Recently, Brockhampton (usually stylized as BROCKHAMPTON) — the South Central Los Angeles hip-hop conglomerate, or “boyband” — teased fans that Saturation III would not only be their last installment of their Saturation album series, but their last album as Brockhampton. However, on a recent appearance on Zane Lowe’s “Beats 1” show, Kevin Abstract and Co. declared that “Even though everybody knows it's not really our last album. But, you know what? It might be our last album.” There was a mutual sense of relief in the air among young hip-hop fans — the majority of Brockhampton’s fanbase — knowing that one of the finest and most impressive creative conglomerates around is hopefully here to stay.

At first glance, it's rather facile to compare the rise of Brockhampton to that of Odd Future. A group of young kids with too many ideas and not enough time in the world. A group of kids who signed a ridiculous TV deal. A group of kids who have an ever growing social media presence. These are absolute truths, giving the two much more in common than they actually have. Where Brockhampton separates themselves from Odd Future — or any 2010’s hip-hop group, for that matter — is their sense of restlessness and honesty. Three full length albums within a year, each one one-upping its predecessor. Instead of rapping about killing people and burning shit, though, Brockhampton channel their frustrations of religion, sexuality, and the human experience into explosive, off-the-wall bangers. The feeling of an artistic community is thriving in their music — Each emcee affiliated with Brockhampton has gradually gotten slicker, smoother, and cheekier after each edition of Saturation.

So, now the moment is finally (well, already) here: Brockhampton have come forth with Saturation III. A product of unbelievable internet hype, Saturation III is hands down Brockhampton’s finest collection of songs. Opening up with their lead single, “Boogie,” what once seemed like the group's last hoorah is now just a continuation of the party — and that’s exactly what it is, a never ending party. It’s the poppiest they've has ever sounded, radio-friendly in the all the right ways. This doesn't mean there’s a lack of substance, though. If anything, this is the album capable of putting Brockhampton into both the indie-spotlight — a place where they’ve been sitting comfortably for the past year — and the national eye.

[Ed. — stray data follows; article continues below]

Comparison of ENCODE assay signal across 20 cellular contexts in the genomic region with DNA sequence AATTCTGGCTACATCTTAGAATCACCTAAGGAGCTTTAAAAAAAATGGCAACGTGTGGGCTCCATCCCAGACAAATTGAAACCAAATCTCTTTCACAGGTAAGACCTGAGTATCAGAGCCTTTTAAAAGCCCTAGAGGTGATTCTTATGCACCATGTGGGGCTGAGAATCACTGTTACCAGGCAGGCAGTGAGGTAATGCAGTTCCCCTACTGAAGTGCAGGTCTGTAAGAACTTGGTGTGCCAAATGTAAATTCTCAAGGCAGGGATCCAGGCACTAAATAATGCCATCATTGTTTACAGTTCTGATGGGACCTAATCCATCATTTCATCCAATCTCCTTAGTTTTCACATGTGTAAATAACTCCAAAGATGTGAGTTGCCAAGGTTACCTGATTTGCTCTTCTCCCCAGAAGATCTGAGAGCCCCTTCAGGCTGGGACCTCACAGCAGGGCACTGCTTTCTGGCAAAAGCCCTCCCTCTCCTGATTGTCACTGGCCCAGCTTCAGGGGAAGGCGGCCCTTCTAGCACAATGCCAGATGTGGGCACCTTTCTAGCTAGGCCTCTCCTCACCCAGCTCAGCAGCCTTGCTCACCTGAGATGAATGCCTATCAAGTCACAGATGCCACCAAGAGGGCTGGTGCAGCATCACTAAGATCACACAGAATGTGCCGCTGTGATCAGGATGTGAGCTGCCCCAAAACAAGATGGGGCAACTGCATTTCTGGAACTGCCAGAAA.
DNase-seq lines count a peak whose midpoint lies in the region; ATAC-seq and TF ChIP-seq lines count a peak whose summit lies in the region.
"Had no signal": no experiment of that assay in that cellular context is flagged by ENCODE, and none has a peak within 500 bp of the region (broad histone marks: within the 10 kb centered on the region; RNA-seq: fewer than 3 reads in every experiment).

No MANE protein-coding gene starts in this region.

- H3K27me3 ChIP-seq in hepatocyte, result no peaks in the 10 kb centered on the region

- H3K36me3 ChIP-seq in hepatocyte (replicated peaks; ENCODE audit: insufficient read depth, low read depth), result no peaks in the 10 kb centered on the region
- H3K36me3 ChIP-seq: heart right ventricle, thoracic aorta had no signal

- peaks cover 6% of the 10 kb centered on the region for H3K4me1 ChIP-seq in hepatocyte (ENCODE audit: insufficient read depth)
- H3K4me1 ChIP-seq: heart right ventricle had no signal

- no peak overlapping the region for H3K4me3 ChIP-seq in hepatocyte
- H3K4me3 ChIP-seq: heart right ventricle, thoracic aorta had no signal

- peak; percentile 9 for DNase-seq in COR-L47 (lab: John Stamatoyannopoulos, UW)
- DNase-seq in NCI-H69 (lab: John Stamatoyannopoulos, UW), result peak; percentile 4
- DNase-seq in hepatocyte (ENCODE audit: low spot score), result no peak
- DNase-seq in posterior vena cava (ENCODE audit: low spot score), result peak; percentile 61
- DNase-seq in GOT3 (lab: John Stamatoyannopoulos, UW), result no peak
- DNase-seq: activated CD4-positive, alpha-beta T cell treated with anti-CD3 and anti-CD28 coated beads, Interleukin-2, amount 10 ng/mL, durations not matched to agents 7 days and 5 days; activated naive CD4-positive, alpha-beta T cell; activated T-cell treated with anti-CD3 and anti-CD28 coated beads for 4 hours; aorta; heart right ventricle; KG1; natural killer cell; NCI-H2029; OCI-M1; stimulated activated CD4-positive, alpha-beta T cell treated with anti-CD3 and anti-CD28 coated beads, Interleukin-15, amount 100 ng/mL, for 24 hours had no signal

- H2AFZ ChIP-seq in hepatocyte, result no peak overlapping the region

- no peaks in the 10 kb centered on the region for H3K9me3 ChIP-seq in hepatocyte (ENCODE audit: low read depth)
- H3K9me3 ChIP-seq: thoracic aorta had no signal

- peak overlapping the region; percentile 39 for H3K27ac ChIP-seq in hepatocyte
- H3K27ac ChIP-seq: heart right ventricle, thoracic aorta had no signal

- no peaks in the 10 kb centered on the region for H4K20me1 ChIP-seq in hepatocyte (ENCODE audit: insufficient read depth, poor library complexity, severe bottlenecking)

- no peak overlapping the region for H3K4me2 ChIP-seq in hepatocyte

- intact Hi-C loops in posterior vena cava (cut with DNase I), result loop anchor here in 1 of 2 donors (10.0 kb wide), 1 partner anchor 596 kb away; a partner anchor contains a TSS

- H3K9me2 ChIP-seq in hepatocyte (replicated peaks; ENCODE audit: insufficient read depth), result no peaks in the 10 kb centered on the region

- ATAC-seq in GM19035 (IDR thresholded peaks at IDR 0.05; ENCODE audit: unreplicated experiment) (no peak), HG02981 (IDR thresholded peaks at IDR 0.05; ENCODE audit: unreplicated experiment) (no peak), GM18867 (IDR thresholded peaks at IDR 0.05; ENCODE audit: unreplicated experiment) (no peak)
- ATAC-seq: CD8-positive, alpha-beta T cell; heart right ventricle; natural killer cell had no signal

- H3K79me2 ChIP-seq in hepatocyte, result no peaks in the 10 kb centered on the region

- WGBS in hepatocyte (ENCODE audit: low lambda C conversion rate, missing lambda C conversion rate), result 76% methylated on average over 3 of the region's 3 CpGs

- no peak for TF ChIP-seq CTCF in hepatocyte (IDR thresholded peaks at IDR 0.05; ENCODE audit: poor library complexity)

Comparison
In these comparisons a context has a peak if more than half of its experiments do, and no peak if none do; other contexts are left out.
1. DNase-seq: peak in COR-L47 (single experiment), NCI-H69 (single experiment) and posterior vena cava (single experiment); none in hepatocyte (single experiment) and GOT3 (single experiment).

Perhaps the most striking moments of Saturation III are when Kevin Abstract and Ameer Vann are at the reigns. Per usual, Abstract dives deep into his consciousness, opening up about his sexuality in an incredibly confessional tone. On “Stupid,” Abstract spews the lines “Im a faggot I say it / I scream that shit like I mean it.” Other than Tyler, the Creator, no rapper, either in the past or present, has opened up so frankly about what happens behind closed doors. It predicts a new wave of hip-hop in which embracing queerness is set to become the norm. That is a remarkable feat, especially in a genre that has been blatantly homophobic since it’s conception. As for Ameer Vann — Brockhampton’s secret weapon — the emcee opens up about his past relationship with drugs, and his newfound spirituality. This is hip-hop at its purest: honest, confessional, and intelligent.

That’s not to say that the rest of Brockhampton isn’t living up to their potential, though. In fact, each individual artist excels in their own quirky way on Saturation III. One minute you’re being serenaded with dreamy R&B vocals, the next minute the song explodes right before your ears. That’s the magic of Brockhampton: a group constantly contradicting themselves. On one of the albums absolute standouts, “Team,” this sense of contradiction is in full swing. It begins as a reverb-drenched R&B ballad that cuts to a smooth-rolling beat that Curren$y daydreams about. Unfortunately, it’s the albums closer. An album gone to soon, urging you to hit replay again, and again, and again.

At their best, this run of SATURATION albums have turned out to be among 2017’s finest musical achievements. Sharply crafted and ready to explode, Kevin Abstract and Co. have simply outdone themselves. It’s the ultimate victory lap for a group who have stayed busier in the studio than some artists do in their entire career. If it was a farewell record, then it would be Brockhampton’s ultimate musical statement. Instead, this is just another one in the books. This is Brockhampton at their funkiest and most playful, but it’s also Brockhampton at their finest.